While deeply involved in Marzanno and Waters (2009), I had the opportunity recently to attend a recent high school orchestra concert. It is, thus, logical to reflect on instructional leadership as similar to the experience of developing a musical harmony that mingles concepts from Marzanno and others such that we have a cohesive, but responsive approach to student achievement. While many would assume that a musical composition is static in nature, it is in fact a highly dynamic endeavor that yields different results when factors of acoustics, instruments, expertise, and the emotions behind the score spread and mix upon the stage. In this most recent concert, graduating seniors and year-end farewells set the stage for an once-in-a-lifetime version of a particularly complicated flute solo that was masterfully presented as a farewell tribute to the conductor and teacher.  Much like an orchestral piece of music, the notes and staff only told a very course version of the story behind the music. The instrumental process that yields note dynamics, breath control, posture, precision (or lack thereof), and a weaving of expertise results in a performance – an experience.

In much the same way, our current approach to achievement is more about looking at the music rather than reflecting on the elements of the performance. This emerges from an issue of granularity. When we look at a large boulder, we see the surface and get general information regarding the face of the boulder and maybe some insight into the color, texture, and weight of the object. Summative testing is akin to this global view where we derive scores and assess program by examining the accomplishment of large groups of students. What we don’t see, and teachers often reflect on this, is the material just below the surface. If we begin by breaking the boulder into smaller and smaller pieces, we reveal the details of the musical composition – the subtleties, the nuances, the complexity.  Ultimately, when we arrive at grains of sand, we have a very complete picture of the boulder – even though it is a boulder no longer.

Formative testing is largely about breaking the boulder of education into grains of accomplishment and by looking with this level of scrutiny, we greatly improve our chance of impacting performance in a positive way. The key is achieving a high degree of granularity while not distracting from our primary task of achieving broad spectrum learning goals. Formative assessment meets this criterion and provides an instructional strategy that not only focuses teachers on viable instructional objectives, but also informs both students and teachers about their progress toward accomplishing the same.  The musical score transcends the subtleties of the dynamic factors of performance by forming the foundation of the presentation. In this way, we have a metaphor for the core structures that Marzano and Waters (2009) propose in the form of nonnegotiable goals. Their reflections on the inadequacy of NCLB and other summative high stakes measures gives way to a formative system of measures aimed at developing a “value added” approach. This is consistent with multiple recent research endeavors including Hatie’s (2009), where formative feedback to teachers regarding their efforts with students yielded the 3rd highest effect rating on overall achievement – approximately d=0.90.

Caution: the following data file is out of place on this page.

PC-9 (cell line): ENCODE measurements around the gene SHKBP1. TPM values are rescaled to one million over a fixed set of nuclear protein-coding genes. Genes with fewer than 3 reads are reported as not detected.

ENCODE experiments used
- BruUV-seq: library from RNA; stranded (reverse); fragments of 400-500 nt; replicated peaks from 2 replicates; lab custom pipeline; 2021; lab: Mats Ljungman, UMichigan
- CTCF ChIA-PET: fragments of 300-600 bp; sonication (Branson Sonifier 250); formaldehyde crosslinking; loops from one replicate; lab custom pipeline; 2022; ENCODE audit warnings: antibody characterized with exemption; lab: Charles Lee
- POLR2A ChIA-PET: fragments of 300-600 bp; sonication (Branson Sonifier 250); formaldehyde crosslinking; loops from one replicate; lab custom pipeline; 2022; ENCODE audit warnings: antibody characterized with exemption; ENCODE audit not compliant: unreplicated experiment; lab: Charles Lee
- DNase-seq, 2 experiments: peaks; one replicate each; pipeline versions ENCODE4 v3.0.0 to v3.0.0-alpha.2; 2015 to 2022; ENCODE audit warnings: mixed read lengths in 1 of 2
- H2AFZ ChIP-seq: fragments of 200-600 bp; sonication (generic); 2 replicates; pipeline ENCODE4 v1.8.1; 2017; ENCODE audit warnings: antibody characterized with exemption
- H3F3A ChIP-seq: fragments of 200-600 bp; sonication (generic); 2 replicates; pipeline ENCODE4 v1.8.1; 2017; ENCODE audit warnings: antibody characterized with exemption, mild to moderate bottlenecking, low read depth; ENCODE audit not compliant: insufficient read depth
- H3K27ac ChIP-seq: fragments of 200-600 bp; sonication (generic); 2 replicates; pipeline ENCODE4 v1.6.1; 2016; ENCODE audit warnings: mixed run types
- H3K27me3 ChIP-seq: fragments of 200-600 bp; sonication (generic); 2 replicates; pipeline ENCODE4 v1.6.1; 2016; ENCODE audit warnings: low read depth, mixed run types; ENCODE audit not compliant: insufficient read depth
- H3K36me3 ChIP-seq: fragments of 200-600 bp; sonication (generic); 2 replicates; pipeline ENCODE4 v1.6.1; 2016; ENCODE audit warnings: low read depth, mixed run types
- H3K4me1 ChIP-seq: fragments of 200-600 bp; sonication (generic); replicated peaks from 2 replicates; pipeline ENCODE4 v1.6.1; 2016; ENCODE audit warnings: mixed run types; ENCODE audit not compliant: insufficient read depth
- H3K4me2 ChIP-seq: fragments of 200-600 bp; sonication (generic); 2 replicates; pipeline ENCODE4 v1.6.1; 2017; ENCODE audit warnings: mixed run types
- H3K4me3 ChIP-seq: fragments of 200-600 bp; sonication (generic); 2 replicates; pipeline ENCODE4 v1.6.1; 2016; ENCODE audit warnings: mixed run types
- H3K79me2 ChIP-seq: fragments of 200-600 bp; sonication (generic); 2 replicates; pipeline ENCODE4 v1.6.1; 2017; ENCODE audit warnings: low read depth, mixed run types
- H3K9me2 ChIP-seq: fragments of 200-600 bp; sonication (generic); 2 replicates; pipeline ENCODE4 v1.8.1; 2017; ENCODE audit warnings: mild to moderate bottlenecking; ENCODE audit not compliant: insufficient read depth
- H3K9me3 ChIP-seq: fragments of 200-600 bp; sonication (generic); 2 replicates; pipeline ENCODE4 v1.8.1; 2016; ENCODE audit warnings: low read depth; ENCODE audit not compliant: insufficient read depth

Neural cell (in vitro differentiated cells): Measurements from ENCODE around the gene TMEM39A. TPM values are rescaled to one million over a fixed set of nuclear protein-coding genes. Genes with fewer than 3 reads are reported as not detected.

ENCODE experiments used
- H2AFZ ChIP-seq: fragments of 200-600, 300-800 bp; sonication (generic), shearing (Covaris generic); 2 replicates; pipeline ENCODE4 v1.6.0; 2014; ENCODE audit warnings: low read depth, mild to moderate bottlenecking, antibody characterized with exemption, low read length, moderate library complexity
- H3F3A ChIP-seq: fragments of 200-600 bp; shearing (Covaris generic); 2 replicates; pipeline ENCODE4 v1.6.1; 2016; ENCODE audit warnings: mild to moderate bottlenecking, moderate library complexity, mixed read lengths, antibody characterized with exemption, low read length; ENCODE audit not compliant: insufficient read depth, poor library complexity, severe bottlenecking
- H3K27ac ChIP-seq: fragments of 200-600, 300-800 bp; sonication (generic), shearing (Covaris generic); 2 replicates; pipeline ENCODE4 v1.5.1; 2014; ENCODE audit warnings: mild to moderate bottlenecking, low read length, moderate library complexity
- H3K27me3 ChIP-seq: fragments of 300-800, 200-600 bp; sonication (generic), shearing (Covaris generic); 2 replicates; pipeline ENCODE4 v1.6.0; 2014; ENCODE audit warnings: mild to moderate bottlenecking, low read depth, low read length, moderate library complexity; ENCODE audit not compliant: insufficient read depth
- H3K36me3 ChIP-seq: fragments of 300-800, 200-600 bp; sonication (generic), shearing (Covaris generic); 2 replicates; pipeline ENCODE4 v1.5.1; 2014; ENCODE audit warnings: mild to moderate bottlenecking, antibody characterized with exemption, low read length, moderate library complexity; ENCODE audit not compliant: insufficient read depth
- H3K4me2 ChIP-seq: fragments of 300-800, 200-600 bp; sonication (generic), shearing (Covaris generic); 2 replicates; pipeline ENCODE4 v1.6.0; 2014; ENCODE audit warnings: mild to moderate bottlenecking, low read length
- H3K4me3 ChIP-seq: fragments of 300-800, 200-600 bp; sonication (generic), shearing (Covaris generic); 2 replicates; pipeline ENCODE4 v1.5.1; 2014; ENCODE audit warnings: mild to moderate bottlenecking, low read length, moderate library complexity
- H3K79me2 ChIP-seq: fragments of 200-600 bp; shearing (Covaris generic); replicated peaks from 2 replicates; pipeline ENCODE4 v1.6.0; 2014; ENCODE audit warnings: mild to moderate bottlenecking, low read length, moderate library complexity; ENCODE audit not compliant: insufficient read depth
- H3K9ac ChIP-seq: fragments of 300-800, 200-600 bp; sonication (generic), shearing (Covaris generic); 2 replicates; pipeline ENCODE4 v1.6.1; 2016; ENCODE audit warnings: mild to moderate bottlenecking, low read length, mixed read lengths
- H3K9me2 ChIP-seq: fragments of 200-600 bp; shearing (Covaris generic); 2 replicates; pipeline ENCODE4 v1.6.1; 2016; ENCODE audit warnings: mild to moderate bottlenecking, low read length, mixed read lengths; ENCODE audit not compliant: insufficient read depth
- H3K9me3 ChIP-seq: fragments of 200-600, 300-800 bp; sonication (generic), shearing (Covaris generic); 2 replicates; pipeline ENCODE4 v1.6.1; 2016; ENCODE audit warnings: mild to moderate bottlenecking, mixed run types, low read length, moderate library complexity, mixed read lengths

The challenge is not about curriculum, while it is valuable to continue curricular development processes as we currently do. The issue is the creation of common formative assessments that match the curriculum and provide for close scrutiny of granular accomplishment. With Marzano and Waters (2009), we find a proposal for a “value added” approach to education that calls for both horizontal and vertical alignment with a common scale of measurement for formative assessment tools used along the way. Arranged according to topic areas and grade levels, this proposal leads to a comprehensive look at how a curriculum should emerge in the classroom, the way in which we test pre-operationally for its introduction, and the way in which we report developmental progress along a scale toward achievement of that curriculum.

But they may not be going quite far enough in addressing the thousands of small bits that constitute a comprehensive child-centered approach to personal development that also addresses the development of character and emotional intelligence.  Education continues to stare at the boulder and misses this aspect under the surface.  A value added approach may also miss many of the grains of sand by sifting and looking only for the specs of interest.

If we really want to form sand castles, we need to address how all of the sand can be cemented together into the complex structure that is a whole “person.”  While I value assessment as important, it does little to address the complex nature of a child and the nuances of how the the score becomes a performance.


Hattie, J. (2009). Visible learning: A synthesis of over 800 meta-analyses relating to achievement. New York: Routledge.

Marzano, R. J., & Waters, T. (2009). District leadership that works: Striking the right balance. Bloomington, IN: Solution Tree Press.

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